Standard microbiological investigations [11] had been performed on material obtained under topical anaesthesia (4% lignocaine hydrochloride) by scraping the base and edges of the ulcerated part of the cornea under the magnification of a slit lamp by an ophthalmologist using a sterile Kimura platinum spatula or a sterile Bard-Parker knife. Several scrapings had been performed to obtain adequate material for direct microscopy and culture.

For each patient, a portion of the corneal scrape material obtained had been used for direct microscopy (Gram-stained smear and lactophenol cotton blue-stained wet mount preparations), while the remaining material had also been inoculated directly onto the following media that support the growth of bacteria, fungi, and Acanthamoeba: sheep blood agar, Sabouraud dextrose agar and broth, and brain–heart infusion agar and broth. In addition, nonnutrient agar with Escherichia coli overlay had been used for clinically-suspected Acanthamoeba ulcers. Corneal scrapings had been inoculated onto plates of solid media by making rows of “C” streaks (two rows were made from each scraping). Brain–heart infusion agar and broth and blood agar were incubated at 37°C and were examined daily for 7 days. Sabouraud dextrose agar and the broth were incubated at room temperature (28 to 30°C) and were examined daily for 4 weeks.

Bacterial growth obtained had been deemed significant if at least one of the following criteria had been fulfilled:(a)the same bacterium was isolated on more than one solid medium; (b)the bacterium isolated in culture exhibited a morphology consistent with direct microscopic findings; or(c)the same organism was grown from one liquid medium and a solid medium

The bacteria isolated had been identified by standard biochemical test methods [12] and tested for their susceptibility in vitro to amikacin (30 μg), chloramphenicol (30 μg), ciprofloxacin (5 μg), gatifloxacin (5 μg), gentamicin (10 μg), moxifloxacin (5 μg), ofloxacin (5 μg), and tobramycin (10 μg) by the standard agar disc-diffusion method (Kirby-Bauer) using the discs obtained from Hi-Media, Mumbai, India and Mueller Hinton agar.

3. Results

Two thousand one hundred and seventy patients corneal ulcers had been scraped for microbiological investigations over the period of eight years from January 2005 to December 2012. The mean age of the patients was years. Of the 2170 patients, 1274 (58.7%) were males, and 896 (41.3%) were females. Microorganisms (bacteria, fungi, and Acanthamoeba) were grown from 1665 (77%) of the 2170 ulcers (Table 1). Sixty-four percent of patients with culture-proven microbial keratitis had reported antecedent ocular trauma by animate and inanimate objects (Table 2). A detailed classification of the reported predisposing factors and risk factors stratified according to the microbiological agent isolated is provided in Table 2.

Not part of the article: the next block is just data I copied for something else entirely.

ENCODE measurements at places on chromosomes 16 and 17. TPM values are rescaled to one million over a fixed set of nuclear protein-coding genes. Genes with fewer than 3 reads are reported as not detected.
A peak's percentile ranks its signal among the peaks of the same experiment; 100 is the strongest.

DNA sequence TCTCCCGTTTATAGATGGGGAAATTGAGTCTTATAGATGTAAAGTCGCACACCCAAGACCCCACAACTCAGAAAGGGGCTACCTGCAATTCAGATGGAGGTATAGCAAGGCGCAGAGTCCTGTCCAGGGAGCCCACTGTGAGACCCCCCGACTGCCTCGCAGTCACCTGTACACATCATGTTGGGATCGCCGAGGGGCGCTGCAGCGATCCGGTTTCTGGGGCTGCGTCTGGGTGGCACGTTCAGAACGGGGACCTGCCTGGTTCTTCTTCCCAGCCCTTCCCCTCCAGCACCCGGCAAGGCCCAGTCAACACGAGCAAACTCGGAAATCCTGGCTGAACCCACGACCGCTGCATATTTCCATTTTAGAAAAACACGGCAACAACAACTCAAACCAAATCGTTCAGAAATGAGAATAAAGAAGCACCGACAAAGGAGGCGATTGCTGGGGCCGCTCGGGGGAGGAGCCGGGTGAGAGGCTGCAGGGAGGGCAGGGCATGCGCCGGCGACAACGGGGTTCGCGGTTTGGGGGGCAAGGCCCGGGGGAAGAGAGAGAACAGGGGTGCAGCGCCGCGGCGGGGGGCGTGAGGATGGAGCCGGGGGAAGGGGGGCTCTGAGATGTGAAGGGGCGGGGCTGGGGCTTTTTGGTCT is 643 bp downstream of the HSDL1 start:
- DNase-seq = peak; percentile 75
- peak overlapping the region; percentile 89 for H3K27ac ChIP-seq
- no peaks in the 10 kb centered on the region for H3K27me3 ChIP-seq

tab1
Table 1: Aetiological spectrum of microbial keratitis over an 8-year period (2005–2012) at a tertiary eye care facility in India.
tab2
Table 2: Putative risk factors for culture positive microbial keratitis (total number of culture proven microbial keratitis = 1665).

The mean number of corneal ulcers scraped per year from 2005 through 2012 was . During this period, there were 1205 bacterial isolates from the 2170 corneal ulcers that had been scraped; 807 bacterial isolates were obtained as the sole isolate from the scraped ulcer. In 343 patients, the scraped ulcer yielded significant growth of more than one species of bacteria or growth of bacteria along with fungus (“mixed growth”) (Table 1).

Gram-stained smears of corneal scrapings from 23 of the 807 patients (2.8%) for whom culture had yielded only a single bacterial species had not revealed presence of bacteria. Similarly, Gram-stained smears of corneal scrapings from 12 of 343 patients (3.5%) for whom culture had yielded multiple microorganisms (“mixed growth”) also had not shown presence of bacteria. In contrast, Gram-stained smears of corneal scrapings from 123 of 505 patients (24.4%) for whom there had not been any growth in culture revealed significant numbers of Gram-positive cocci or Gram-negative bacilli.

There were 992 (82%) isolates of Gram-positive bacteria and 213 (18%) isolates of Gram-negative bacteria in culture (Table 3). The most common bacterial pathogens isolated were various species of Staphylococcus, accounting for 777 (64.5%) of all positive bacterial cultures, followed by Streptococcus spp. (148; 12.3%), Pseudomonas aeruginosa (117; 9.7%), Bacillus sp. (63; 5.2%), Acinetobacter sp. (56; 4.6%)), and Aeromonas sp. (18; 1.49%). Enterobacter sp., Klebsiella pneumoniae, Serratia marcescens, and Flavobacterium sp. were the least frequently isolated organisms in the series (Table 3).